“He was a charming, classic English gentleman with a generous heart, a cynical take on the world and a huge sense of humour.
“He was a colonial figure in some senses. He had grown up in Shanghai and had very good manners. He was very generous and polite and it took a long while before he would do anything that wasn’t very controlled.”
Once he did relax, his relentless imagination and idiosyncratic interests made him a unique dining companion.
“Everything that everybody else was bored by or appalled by, he was excited by. He wasn’t really interested in English literary parties and kept himself outside that.
“He was bored by the heritage of Central London and, unlike other writers, never wanted to talk about what he was writing. He preferred to talk about ideas, or some weird news cuttings he had brought along.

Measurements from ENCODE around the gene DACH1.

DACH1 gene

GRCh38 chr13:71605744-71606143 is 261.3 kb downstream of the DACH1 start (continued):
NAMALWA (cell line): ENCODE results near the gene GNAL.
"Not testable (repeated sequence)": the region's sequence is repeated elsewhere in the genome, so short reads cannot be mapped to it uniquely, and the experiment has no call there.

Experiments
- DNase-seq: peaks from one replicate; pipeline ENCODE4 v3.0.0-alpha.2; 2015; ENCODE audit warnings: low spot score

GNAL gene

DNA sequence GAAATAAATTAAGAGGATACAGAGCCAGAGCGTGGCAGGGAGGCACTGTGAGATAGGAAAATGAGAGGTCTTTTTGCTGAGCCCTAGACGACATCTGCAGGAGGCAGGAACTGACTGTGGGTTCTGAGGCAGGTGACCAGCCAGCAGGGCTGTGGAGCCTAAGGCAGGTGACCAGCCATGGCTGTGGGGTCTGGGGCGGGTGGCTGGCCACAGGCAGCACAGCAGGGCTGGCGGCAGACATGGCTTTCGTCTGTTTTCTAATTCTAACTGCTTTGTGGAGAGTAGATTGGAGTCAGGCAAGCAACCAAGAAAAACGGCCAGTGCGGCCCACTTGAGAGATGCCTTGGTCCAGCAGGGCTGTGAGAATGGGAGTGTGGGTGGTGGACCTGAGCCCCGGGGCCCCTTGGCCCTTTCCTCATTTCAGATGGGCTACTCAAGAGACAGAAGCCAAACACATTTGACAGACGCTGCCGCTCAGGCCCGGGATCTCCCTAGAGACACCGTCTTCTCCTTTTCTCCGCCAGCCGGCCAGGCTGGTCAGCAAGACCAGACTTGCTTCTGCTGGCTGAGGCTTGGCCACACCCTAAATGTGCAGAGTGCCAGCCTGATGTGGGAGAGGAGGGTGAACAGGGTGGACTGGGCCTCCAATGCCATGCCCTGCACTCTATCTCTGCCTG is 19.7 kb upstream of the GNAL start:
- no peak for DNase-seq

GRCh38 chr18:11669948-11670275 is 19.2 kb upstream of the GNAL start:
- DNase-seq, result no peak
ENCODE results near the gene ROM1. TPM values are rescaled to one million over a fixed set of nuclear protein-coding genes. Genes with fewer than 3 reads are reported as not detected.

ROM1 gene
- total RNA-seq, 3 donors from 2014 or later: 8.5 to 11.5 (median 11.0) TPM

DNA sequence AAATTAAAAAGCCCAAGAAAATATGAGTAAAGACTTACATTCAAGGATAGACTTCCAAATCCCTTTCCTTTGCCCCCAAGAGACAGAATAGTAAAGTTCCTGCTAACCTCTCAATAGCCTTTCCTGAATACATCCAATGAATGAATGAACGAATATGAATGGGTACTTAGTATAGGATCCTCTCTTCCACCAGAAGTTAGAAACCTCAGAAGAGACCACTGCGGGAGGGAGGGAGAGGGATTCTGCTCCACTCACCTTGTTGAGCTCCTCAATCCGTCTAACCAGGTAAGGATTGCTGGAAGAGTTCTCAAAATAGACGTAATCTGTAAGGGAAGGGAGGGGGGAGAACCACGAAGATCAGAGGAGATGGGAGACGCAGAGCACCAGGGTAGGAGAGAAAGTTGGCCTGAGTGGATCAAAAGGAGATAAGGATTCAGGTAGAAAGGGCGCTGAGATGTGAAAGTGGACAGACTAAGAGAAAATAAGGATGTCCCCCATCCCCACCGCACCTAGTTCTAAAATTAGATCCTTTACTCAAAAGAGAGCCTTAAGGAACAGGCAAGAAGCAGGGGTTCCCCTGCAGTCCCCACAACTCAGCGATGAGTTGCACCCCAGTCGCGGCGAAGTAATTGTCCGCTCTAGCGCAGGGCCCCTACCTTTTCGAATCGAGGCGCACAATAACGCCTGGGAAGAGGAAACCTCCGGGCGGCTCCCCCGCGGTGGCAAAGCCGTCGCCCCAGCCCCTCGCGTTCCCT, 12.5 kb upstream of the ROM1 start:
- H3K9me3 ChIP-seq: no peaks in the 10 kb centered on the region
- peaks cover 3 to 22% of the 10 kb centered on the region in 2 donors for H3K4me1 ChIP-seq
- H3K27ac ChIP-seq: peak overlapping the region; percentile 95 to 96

“Living out in Shepperton for so long, he was one of the first to undersand that the psychosis of suburbia was a fascinating thing to pursue.
“He loved the edges of cities: shopping complexes, motorways and airports. He was very taken up with Watford because of its multi-storey car parks.
“Where other people were terrified by the consumerist culture he saw it as exciting, something he could manipulate, shredding it and making his own world out of it.”
I always found Ballard to be an interesting author, in the best of terms. He had a lot of ideas floating around in his work, and with his short work, he had nice changes in form, one of which influenced a short piece I wrote a few years back. I still think 'Why I Want to Fuck Ronald Reagan' is one of the darkest and most intelligent uses of form I've read.
It's a shame to say this now that he's dead, but if you've never read any of his work, you could do worse than checking some out.